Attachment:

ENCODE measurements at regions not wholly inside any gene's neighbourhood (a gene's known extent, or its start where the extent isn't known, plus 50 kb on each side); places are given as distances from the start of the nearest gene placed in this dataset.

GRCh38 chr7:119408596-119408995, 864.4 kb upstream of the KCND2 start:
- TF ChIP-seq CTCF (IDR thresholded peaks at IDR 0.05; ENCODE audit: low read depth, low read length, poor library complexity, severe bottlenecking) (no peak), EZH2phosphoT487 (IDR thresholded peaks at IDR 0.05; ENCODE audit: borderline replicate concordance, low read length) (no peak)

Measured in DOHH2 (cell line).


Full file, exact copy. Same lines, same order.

ENCODE measurements at regions not wholly inside any gene's neighbourhood (a gene's known extent, or its start where the extent isn't known, plus 50 kb on each side); places are given as distances from the start of the nearest gene placed in this dataset.

GRCh38 chr7:119408596-119408995, 864.4 kb upstream of the KCND2 start:
- TF ChIP-seq CTCF (IDR thresholded peaks at IDR 0.05; ENCODE audit: low read depth, low read length, poor library complexity, severe bottlenecking) (no peak), EZH2phosphoT487 (IDR thresholded peaks at IDR 0.05; ENCODE audit: borderline replicate concordance, low read length) (no peak)

Measured in DOHH2 (cell line).